Trump launches Clinton election showdown

Donald Trump rallied Republicans by vowing he alone could fix a nation adrift in a dangerous world, storming into an election showdown with Hillary Clinton, the presumptive Democratic nominee determined to become America’s first woman president.

The billionaire and former reality TV star electrified the Republican National Convention by delivering the speech of his life, promising to restore security, clamp down on immigration and put America first.

Nationwide polls suggest the New York mogul, who has never held elected office, is almost neck and neck Clinton, the former secretary of state mired in an email scandal yet propelled by ardent fundraisers.

A CNN straw poll suggested that 75 per cent of respondents found Trump’s speech positive and 56 per cent were more likely to vote for him – balanced out by 42 per cent either less likely or unmoved.

But eyes will now pivot to Clinton. She is expected to unveil her pick for vice president by Saturday, then accept the Democratic nomination at her party’s convention in Philadelphia next week.

Between chants of “U-S-A” and “Trump, Trump, Trump,” the Republican’s candidate cast himself as the “law and order candidate” who would champion “people who work hard but no longer have a voice.”

“I am your voice,” he declared pointing into the cameras, promising better times with “millions of new jobs and trillions in new wealth.”

Exploiting angst over racially-tinged shootings and seemingly indiscriminate attacks, Trump offered a tough-on-crime message that was reminiscent of Richard Nixon’s election-winning strategy in 1968.

Dayna Dent, 69, a retiree and alternate delegate from Washington state told AFP she was “thrilled” by the speech. “I think Donald is very real, and I like that about him,” she said.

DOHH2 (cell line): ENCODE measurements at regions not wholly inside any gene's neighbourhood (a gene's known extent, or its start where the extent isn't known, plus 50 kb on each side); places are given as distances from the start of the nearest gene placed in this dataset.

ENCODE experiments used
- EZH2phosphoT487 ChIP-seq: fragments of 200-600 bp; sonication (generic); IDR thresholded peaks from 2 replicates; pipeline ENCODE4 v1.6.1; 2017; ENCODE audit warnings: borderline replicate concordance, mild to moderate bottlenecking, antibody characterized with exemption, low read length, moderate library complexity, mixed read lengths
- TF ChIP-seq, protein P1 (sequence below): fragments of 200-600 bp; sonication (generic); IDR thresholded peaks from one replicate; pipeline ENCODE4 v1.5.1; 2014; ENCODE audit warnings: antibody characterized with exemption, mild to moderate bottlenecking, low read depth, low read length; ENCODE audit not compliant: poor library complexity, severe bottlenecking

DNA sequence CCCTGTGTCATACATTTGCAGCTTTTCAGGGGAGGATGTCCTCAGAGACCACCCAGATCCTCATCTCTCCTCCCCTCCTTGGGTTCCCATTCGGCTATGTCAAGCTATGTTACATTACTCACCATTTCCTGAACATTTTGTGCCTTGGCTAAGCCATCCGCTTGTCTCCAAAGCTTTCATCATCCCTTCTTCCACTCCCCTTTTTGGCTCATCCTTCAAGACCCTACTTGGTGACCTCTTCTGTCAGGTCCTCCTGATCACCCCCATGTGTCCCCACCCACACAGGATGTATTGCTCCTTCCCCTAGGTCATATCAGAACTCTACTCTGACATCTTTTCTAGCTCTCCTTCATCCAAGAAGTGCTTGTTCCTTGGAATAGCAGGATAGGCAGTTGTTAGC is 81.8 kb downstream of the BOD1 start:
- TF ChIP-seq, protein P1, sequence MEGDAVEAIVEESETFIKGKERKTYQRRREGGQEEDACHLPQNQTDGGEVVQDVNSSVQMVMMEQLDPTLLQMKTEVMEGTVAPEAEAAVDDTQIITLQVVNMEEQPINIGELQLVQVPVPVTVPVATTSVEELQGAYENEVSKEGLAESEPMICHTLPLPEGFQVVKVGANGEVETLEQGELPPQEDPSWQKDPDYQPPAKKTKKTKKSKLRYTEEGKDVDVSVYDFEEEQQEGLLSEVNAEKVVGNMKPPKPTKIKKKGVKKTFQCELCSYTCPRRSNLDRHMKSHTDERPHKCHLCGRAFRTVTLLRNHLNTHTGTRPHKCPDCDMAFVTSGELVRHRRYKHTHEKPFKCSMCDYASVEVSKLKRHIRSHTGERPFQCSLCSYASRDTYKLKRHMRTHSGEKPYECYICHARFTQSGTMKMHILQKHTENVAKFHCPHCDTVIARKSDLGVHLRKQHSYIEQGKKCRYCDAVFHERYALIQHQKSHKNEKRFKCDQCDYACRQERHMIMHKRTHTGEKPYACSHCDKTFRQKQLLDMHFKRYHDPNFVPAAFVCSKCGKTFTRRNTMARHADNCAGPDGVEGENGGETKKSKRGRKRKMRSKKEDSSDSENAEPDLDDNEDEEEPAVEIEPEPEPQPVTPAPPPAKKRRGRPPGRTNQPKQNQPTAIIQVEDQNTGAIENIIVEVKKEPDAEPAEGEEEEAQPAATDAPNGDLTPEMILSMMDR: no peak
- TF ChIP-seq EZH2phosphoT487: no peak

But speaking for over an hour, he also stuck to many of the hard right themes from a bruising primary campaign, showing why he is one of the most controversial US politicians in living memory.


Foreigners from terror-linked countries would be banned, a wall built on the Mexican border and trade deals ripped up and renegotiated.

“I alone can fix it,” he claimed, not impressing Democrats.

“We are better than this,” tweeted Clinton.

Her former presidential rival Bernie Sanders, who galvanized young people with his call for free college education and universal healthcare, also took umbrage.

“Is this guy running for president or dictator?'” he tweeted.

But the Republican party rank-and-file lapped it up, rising to their feet in standing ovation after standing ovation and displaying none of the divisions that have plagued the four-day convention.

This, a Trump top aide remarked, is now the “party of Trump.” Many of the Republican old guard had stayed away, including both former presidents Bush.

Daniel Carter, an Ohio delegate and lawyer who originally wanted Ohio Governor John Kasich to win the nomination, said he would now be working to get Trump into the White House.

“For the most part everyone’s, ‘Come on lets get this guy elected,'” he said. “We certainly don’t want Hillary Clinton.”


When the former first lady formally accepts the Democratic nomination next week, it will be the highlight of her more than three-decade career in public service.

Trump painted her as corrupt, incompetent and hopelessly out of touch. “Death, destruction, terrorism and weakness,” he said of her legacy.

While Trump went with experience, steadiness, and rock-solid conservative credentials in picking Mike Pence to join his ticket, the deeply experienced Clinton needs other skills in a vice president.

Tim Kaine, senator from Virginia, comes from a battleground state, speaks Spanish and is a southern white man who might put independent male voters at ease.

Tom Vilsack, from Pittsburgh and known to the Clintons for years, could help in the crucial swing state of Pennsylvania. As a former two-term governor of Iowa, can woo rural American voters.

Tom Perez, labor secretary and a liberal, could heal the rift with left-leaning supporters of Sanders and as a Latin, cement the increasingly important Hispanic vote.

Two outside choices are James Stavridis, a retired four-star US Navy admiral and liberal superstar Elizabeth Warren, the Massachusetts senator who could also help attract Sanders supporters.

It remains unclear if antipathy towards Clinton will be enough to unite a Republican Party riven with doubts over his candidature.

Warming up the crowd before Trump took to the stage, his daughter Ivanka tried to soften her father’s image.

“My father not only has the strength and ability necessary to be the next president, but also the kindness and compassion,” she said.

Author: Hassan Khazaal

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